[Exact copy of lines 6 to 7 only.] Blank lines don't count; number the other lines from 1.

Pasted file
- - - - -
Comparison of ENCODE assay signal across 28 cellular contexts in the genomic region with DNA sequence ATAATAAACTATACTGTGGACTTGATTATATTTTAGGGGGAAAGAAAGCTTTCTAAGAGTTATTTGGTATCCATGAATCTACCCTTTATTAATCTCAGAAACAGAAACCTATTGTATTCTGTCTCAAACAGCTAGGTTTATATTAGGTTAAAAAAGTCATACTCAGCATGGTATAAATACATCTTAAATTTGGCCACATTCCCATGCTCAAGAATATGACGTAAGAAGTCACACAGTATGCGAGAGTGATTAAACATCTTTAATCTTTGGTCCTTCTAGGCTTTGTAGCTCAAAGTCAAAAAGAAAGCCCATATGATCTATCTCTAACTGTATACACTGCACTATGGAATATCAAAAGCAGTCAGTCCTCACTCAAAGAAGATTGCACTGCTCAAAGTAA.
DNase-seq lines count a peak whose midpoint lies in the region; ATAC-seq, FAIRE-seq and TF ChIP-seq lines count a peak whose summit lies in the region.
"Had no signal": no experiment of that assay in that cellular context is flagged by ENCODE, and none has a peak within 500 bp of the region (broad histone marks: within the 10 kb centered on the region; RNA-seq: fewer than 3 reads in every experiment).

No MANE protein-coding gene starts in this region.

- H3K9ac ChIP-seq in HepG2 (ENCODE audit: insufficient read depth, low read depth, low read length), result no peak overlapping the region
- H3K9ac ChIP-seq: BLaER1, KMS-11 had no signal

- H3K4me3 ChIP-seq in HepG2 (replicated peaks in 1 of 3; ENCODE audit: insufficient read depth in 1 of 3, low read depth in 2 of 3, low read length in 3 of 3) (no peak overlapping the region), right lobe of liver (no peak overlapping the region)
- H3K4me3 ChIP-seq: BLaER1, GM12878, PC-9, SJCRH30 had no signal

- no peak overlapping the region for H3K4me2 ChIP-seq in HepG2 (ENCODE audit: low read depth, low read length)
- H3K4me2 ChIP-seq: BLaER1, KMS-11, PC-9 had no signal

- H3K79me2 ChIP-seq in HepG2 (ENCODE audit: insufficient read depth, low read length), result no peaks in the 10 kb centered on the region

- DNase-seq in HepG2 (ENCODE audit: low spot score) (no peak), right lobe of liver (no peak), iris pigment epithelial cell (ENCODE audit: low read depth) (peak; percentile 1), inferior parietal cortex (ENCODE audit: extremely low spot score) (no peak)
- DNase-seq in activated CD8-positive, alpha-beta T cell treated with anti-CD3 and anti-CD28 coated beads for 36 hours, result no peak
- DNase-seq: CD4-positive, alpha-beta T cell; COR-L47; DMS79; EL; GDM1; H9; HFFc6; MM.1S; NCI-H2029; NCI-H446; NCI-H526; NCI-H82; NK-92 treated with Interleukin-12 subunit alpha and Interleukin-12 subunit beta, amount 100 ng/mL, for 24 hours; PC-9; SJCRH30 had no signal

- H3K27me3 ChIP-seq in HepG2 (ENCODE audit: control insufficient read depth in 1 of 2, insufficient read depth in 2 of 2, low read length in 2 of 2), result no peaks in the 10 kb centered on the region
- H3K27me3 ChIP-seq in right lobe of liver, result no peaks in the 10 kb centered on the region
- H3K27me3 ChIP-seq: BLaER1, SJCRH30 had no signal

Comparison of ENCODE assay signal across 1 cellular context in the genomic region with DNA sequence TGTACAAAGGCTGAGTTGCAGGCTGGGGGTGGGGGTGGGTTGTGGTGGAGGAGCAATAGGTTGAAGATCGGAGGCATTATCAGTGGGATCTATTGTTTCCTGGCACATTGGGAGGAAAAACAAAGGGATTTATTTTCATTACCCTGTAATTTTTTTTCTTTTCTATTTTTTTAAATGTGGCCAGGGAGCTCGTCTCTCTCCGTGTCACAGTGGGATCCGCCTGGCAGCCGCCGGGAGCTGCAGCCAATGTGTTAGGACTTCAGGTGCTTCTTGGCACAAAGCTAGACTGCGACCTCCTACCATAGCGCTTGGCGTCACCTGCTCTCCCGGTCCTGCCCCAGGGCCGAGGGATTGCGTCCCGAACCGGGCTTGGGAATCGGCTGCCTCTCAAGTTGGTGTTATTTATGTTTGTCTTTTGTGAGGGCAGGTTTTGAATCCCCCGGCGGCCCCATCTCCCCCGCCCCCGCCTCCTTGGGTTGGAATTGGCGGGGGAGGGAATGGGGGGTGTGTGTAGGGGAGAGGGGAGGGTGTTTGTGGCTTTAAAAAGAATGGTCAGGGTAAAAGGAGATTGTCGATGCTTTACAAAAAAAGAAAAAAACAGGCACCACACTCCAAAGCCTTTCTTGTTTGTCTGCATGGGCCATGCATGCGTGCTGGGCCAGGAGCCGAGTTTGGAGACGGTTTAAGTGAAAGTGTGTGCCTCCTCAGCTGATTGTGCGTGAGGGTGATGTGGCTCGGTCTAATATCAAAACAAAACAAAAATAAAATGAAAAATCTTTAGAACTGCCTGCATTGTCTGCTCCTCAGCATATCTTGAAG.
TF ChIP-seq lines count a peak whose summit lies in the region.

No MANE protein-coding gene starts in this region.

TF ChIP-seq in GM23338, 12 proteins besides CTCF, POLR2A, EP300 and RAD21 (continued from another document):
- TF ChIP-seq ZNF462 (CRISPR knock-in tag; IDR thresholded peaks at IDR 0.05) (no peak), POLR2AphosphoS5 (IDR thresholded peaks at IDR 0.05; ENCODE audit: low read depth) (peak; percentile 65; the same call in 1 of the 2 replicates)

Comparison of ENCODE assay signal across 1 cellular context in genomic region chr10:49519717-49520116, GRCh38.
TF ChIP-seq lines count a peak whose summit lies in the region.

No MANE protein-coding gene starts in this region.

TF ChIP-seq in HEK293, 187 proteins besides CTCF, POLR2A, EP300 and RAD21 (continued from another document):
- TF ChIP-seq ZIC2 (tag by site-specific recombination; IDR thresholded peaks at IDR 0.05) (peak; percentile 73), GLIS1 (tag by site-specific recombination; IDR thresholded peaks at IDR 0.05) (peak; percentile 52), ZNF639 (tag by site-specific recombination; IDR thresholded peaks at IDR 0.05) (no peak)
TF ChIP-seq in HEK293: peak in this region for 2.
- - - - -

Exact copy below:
- H3K9ac ChIP-seq: BLaER1, KMS-11 had no signal

- H3K4me3 ChIP-seq in HepG2 (replicated peaks in 1 of 3; ENCODE audit: insufficient read depth in 1 of 3, low read depth in 2 of 3, low read length in 3 of 3) (no peak overlapping the region), right lobe of liver (no peak overlapping the region)